In a recent study published in the journal PLOS One, a team of French researchers found that among children born with low birth weight (LBW) there is an increased risk of endometriosis. According to the researchers, among patients with LBW, the risk is almost two-times higher to develop deep infiltrating endometriosis (DIE).
Epidemiologic studies have found that body mass index (BMI) (association between a BMI < 18.5 and deep infiltrating endometriosis (DIE) are associated with a higher risk of endometriosis. Endometriosis may be influenced by environmental factors, especially during pregnancy. Prenatal or perinatal exposure to various external influences could induce endometrial changes in the newborn and promote the development of endometriosis later in life.
In children born with low birth weight (LBW) (i.e. weight at term delivery below 2,500g), the risk of metabolic syndrome and other vascular diseases in adulthood is well documented. There is a relationship between LBW and subsequent vascular risk, including metabolic syndrome, cardiovascular disease, type 2-diabetes and obesity in adulthood. The risk of metabolic syndrome is ten-times higher in subjects with a birth weight of less than 2,500g, compared to those with normal birth weight.
Young women being born at LBW, irrespective of gestational age, exhibit a reduction in insulin sensitivity and an increased risk of developing clinical and biochemical features of polycystic ovary syndrome.
In order to identify the potential association between birth weight and endometriosis, in their study titled “Low birth weight is strongly associated with the risk of deep infiltrating endometriosis: results of a 743 case-control study,” Dr. Borghese from the Institut Cochin, Université Paris Descartes in Paris, France, along with colleagues designed a case-control study including 368 patients with histologically confirmed endometriosis and 375 healthy controls in whom the disease was excluded by surgical examination. Birth weights were collected from medical charts for each participant.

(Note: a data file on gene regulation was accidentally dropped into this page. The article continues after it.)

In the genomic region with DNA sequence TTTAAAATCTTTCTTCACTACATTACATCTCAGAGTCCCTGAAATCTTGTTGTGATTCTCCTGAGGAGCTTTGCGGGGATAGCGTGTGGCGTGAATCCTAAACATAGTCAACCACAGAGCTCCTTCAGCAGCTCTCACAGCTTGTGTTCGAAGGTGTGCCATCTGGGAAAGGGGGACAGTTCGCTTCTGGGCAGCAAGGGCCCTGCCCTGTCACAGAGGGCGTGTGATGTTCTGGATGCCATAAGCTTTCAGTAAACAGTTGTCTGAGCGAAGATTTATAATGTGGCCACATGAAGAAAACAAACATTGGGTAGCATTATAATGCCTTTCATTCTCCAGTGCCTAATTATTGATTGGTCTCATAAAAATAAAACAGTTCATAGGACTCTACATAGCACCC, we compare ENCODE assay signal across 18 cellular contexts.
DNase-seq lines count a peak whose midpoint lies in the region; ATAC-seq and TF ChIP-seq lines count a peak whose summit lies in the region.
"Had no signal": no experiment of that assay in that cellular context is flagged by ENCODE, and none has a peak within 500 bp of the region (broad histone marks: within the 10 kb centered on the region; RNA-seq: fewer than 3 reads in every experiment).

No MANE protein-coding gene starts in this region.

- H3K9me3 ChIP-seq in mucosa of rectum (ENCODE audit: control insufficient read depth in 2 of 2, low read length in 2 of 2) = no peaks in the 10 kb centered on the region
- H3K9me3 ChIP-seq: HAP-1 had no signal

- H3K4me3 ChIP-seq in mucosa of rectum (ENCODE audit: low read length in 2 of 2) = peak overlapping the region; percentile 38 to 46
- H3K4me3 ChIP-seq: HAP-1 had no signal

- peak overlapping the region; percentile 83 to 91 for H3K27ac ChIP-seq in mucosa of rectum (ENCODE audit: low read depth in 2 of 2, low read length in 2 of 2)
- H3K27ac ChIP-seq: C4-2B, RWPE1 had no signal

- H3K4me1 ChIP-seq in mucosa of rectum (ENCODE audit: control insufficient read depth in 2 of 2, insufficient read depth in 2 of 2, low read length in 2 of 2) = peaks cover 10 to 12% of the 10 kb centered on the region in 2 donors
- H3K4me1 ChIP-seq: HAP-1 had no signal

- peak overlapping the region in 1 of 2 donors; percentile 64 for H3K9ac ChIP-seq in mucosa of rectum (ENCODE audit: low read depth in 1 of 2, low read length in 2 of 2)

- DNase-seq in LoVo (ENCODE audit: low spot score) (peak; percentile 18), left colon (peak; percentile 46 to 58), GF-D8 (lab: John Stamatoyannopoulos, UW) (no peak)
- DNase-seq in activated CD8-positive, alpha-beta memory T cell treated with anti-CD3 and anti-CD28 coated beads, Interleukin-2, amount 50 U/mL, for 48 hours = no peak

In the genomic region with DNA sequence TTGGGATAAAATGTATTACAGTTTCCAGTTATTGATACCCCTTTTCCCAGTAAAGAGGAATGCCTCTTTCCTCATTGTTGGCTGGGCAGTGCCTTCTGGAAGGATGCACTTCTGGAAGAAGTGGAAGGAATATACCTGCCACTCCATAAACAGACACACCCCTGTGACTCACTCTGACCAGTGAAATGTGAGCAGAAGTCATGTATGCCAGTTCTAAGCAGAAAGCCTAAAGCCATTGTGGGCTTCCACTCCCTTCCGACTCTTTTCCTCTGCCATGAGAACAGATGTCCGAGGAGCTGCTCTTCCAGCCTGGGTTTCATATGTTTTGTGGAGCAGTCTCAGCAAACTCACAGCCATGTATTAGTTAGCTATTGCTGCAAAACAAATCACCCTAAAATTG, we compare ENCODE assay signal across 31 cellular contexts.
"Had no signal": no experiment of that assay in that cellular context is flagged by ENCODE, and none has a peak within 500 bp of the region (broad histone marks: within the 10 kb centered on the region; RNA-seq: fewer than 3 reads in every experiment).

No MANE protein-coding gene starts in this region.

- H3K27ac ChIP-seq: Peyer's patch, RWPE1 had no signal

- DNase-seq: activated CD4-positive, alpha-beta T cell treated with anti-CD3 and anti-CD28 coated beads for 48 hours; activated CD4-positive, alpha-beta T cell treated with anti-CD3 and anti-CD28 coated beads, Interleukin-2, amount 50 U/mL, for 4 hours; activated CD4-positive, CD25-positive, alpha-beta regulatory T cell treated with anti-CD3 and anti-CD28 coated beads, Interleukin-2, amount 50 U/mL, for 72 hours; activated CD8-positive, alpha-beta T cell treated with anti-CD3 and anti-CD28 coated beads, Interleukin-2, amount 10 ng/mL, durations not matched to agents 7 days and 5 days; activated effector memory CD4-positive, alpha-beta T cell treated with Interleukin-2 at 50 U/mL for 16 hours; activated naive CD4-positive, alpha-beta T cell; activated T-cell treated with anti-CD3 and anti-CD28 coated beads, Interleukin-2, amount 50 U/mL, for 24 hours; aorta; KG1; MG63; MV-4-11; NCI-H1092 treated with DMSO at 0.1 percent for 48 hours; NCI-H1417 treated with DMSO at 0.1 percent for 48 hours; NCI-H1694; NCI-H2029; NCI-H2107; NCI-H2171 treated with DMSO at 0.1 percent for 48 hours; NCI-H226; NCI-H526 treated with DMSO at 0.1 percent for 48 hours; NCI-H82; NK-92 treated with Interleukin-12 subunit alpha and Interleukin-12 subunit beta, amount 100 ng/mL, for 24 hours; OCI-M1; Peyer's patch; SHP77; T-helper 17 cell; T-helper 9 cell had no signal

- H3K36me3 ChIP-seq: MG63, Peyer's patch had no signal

Results revealed that when compared to controls, patients with DIE had the lowest birth weight with a highly significant difference (3,103g ± 620, p = 0.002). Statistical analyses revealed that patients with low birth weight (LBW), defined as a BW < 2,500g, had a higher risk of endometriosis, especially DIE, as compared to the reference group (OR = 1.5, 95%CI: 1.0-2.3 and OR = 1.7, 95%CI: 1.0-2.7, respectively).
The researchers also found, after adjusting for ethnicity and smoking status, that the persistence of a significant association between endometriosis and LBW with a slight increase in the magnitude of the association (aOR = 1.7, 95%CI: 1.0-2.6 for endometriosis, aOR = 1.8; 95%CI: 1.1-2.9 for DIE).
Based on these results, the researchers concluded that the association between LBW and the risk of endometriosis could reflect common signaling pathways between endometriosis and fetal growth regulation. There is also the possibility of a role played by placental insufficiency on the development of the neonate’s pelvis and the occurrence of neonatal uterine bleeding that could have consequences on the risk of severe endometriosis.